I have to remind myself of tactics a lot since my main characters are quite outnumbered even with an army. So they use terrain and surprise to their advantage. It’s a bit of a challenge because I play barbarian in D&D mostly so I enjoy the run in and smash type of fighting, but I’ve been good so far with making it more methodical and thought out so that it doesn’t seem that my characters are magically surviving because of plot armor instead of combat prowess and intelligence.
I am curious as to how other authors do this. I know George R R Martin does similar things (with the exception of Battle of the Bastards). Do you as an author keep conflicts more one on one? Or do you go with the amazingly powerful lead character? Please tell me as I am very curious.
I have made it no secret that I am writing a book. I have also stated that it is a high fantasy setting (sorta). High fantasy because of plate mail, magic, and army sizes. And, sorta because the story revolves around eight main characters. Five of which are the children of what would be a real medieval barons, the estranged son of the king, a slum rat, and a barbarian. When they are all together it has a “large party D&D campaign” feel.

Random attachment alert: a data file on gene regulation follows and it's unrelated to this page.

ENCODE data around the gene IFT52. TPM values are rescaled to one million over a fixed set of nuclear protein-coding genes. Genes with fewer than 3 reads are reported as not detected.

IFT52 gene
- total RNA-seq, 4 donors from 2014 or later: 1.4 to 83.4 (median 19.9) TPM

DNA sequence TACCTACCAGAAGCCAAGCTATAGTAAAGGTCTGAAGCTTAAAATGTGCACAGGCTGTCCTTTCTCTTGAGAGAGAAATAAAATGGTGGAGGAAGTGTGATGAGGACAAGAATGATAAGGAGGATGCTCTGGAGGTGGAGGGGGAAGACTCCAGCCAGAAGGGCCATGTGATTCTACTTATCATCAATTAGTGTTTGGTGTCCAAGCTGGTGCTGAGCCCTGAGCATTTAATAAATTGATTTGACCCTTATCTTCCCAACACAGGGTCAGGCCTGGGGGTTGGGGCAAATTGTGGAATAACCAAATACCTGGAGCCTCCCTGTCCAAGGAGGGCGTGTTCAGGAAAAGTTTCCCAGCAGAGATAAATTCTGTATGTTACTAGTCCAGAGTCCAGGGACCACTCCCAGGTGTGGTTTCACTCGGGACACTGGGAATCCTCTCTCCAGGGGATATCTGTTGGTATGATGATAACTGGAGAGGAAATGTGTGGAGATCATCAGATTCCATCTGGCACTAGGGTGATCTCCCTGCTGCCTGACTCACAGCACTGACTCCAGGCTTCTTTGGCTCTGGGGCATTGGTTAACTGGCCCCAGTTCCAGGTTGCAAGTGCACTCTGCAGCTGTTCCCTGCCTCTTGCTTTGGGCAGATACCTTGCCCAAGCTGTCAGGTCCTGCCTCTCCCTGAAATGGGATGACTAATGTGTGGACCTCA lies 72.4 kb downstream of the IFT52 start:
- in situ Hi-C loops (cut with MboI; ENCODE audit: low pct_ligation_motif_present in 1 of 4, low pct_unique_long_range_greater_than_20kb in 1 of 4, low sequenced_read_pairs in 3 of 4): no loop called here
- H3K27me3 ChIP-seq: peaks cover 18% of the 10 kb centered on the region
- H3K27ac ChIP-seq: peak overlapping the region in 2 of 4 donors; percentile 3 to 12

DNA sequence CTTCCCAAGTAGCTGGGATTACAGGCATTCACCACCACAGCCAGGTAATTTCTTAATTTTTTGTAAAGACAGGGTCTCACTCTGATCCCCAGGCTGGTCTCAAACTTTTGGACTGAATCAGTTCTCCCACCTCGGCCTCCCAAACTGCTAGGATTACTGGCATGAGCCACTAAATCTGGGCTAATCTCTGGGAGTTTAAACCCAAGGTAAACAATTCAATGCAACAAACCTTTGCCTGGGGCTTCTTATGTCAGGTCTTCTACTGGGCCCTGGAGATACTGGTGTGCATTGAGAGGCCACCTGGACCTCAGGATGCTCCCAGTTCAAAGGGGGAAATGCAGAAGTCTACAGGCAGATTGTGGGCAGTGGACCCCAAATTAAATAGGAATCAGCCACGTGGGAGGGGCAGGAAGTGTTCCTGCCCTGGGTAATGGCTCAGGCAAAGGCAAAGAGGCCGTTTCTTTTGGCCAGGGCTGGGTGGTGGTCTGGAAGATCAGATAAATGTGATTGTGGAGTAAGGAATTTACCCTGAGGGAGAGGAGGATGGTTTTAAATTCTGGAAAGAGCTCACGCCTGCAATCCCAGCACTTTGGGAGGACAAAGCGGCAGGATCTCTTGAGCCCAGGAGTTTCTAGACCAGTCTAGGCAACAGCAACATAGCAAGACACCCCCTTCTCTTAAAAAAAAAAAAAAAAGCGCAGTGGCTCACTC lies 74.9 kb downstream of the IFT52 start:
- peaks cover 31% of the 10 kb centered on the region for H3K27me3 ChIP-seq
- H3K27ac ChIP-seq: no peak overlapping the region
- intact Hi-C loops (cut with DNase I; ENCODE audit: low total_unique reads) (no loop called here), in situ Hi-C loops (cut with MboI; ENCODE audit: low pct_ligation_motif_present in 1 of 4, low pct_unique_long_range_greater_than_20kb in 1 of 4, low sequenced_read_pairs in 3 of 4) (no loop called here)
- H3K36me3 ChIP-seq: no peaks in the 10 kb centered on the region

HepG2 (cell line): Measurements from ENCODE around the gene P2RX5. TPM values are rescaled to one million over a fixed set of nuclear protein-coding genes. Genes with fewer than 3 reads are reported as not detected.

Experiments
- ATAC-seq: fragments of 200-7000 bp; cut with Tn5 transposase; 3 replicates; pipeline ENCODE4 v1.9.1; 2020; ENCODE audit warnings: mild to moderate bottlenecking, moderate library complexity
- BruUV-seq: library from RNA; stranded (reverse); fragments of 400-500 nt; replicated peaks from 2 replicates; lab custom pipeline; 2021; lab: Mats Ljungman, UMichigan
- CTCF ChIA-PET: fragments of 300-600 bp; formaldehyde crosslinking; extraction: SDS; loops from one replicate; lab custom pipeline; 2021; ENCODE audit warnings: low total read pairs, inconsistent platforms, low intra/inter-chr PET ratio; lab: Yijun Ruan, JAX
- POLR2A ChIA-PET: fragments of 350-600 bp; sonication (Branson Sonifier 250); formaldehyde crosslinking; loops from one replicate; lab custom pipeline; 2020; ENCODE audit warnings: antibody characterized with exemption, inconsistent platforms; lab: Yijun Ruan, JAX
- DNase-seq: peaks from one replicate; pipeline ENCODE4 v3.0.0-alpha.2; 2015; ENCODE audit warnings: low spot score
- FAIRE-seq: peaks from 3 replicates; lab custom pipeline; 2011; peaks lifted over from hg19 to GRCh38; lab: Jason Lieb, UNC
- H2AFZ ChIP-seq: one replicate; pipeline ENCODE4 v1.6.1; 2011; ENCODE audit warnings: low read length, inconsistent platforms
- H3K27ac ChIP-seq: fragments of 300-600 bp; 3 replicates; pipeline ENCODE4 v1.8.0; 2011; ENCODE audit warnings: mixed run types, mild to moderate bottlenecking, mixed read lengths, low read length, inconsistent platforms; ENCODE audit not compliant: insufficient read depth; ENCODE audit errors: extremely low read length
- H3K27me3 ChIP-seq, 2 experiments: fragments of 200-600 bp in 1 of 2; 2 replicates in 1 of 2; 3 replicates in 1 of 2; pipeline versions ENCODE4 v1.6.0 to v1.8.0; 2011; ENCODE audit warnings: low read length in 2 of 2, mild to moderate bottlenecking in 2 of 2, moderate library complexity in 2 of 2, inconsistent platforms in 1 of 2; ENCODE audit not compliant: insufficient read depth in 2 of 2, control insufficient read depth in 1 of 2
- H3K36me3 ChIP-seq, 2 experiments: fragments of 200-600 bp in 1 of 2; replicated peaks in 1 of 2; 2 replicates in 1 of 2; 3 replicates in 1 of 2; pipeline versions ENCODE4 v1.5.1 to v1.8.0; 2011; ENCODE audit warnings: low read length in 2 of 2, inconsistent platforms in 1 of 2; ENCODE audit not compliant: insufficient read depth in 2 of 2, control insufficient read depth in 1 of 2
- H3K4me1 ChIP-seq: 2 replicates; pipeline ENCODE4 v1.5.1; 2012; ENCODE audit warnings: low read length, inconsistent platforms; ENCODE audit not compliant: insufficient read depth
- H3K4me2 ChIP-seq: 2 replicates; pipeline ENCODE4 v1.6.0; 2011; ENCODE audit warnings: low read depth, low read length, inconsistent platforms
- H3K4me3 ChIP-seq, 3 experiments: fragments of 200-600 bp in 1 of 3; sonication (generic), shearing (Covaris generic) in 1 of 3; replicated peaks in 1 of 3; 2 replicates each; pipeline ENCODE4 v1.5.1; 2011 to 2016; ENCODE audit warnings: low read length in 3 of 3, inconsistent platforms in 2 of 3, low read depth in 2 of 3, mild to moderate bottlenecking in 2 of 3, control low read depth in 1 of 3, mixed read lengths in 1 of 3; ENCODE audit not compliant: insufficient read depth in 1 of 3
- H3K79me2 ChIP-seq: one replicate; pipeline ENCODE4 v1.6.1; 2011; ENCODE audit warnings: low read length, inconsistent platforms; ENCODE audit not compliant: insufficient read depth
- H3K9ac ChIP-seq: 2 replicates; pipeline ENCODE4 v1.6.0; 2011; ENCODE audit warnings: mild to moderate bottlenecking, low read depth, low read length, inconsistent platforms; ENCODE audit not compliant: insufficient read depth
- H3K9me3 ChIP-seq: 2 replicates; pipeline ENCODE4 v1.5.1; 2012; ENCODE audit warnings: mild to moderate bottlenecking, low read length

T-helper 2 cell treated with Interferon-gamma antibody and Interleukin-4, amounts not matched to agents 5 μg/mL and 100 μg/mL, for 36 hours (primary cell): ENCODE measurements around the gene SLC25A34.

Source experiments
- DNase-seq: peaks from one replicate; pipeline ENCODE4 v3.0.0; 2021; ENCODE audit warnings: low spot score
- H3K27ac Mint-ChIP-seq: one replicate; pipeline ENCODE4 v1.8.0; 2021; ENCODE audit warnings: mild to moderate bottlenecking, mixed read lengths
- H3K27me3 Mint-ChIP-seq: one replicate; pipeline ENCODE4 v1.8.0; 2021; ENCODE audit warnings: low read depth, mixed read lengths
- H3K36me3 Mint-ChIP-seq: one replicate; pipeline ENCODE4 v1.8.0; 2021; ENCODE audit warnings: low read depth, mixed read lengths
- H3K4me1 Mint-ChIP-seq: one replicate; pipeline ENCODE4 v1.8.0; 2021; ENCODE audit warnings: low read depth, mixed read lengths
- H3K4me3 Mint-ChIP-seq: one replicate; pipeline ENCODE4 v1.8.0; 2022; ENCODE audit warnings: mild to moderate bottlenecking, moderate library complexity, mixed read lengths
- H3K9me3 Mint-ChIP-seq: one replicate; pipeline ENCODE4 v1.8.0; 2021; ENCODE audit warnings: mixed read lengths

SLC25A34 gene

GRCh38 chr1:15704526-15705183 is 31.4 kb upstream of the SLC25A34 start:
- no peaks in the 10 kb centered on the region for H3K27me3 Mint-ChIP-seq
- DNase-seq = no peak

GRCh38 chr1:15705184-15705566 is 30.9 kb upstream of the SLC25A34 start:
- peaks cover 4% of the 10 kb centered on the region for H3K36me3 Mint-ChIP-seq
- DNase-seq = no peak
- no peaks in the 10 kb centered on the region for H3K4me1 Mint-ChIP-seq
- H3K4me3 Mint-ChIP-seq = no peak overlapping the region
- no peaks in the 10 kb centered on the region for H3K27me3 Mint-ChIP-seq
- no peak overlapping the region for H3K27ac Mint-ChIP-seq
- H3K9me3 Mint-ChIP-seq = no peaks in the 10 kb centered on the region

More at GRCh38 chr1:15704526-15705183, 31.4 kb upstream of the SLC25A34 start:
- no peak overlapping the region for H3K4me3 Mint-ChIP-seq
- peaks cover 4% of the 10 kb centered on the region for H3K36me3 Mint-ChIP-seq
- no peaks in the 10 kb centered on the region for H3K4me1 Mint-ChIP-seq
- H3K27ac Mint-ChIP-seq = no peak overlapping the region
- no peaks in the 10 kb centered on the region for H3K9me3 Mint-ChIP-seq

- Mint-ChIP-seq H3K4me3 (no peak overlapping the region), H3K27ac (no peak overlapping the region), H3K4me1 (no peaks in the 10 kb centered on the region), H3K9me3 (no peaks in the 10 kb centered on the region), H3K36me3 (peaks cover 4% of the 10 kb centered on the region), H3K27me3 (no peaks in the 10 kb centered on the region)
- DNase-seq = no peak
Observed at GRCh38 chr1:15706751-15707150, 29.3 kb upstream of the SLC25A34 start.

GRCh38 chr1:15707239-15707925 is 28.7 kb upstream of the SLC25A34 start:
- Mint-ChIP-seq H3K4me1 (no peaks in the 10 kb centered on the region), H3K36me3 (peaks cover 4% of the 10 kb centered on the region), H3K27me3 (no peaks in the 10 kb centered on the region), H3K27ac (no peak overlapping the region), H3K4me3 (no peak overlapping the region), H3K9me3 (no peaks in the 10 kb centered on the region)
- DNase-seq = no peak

I say all of that for two reasons: 1. Drum up exposure for the eventual release and 2. Give some pretext to the world. I know some fantasy authors will make a world that works completely different from Earth and have that be a basis and others will use long convoluted names and magic. Honestly I went with the second one. The world works similar to Earth but there is magic and everyone has a long “fantasy” name. I was curious as to what other writers use to make their fantasy world. Is it fantasy races like elves and dwarves? Crazy, long, hard-to-pronounce names? Or a world where seasons last for decades?
Further questions are: how do you use magic? Personally, I made it dangerous, with very steep consequences. What about dragons? Tameable? Mindless killing machines? Able to speak?
As you can see I am very curious. If you are a Fantasy writer let me know any of these things! I would be more than happy to discuss any and all questions I posed with you.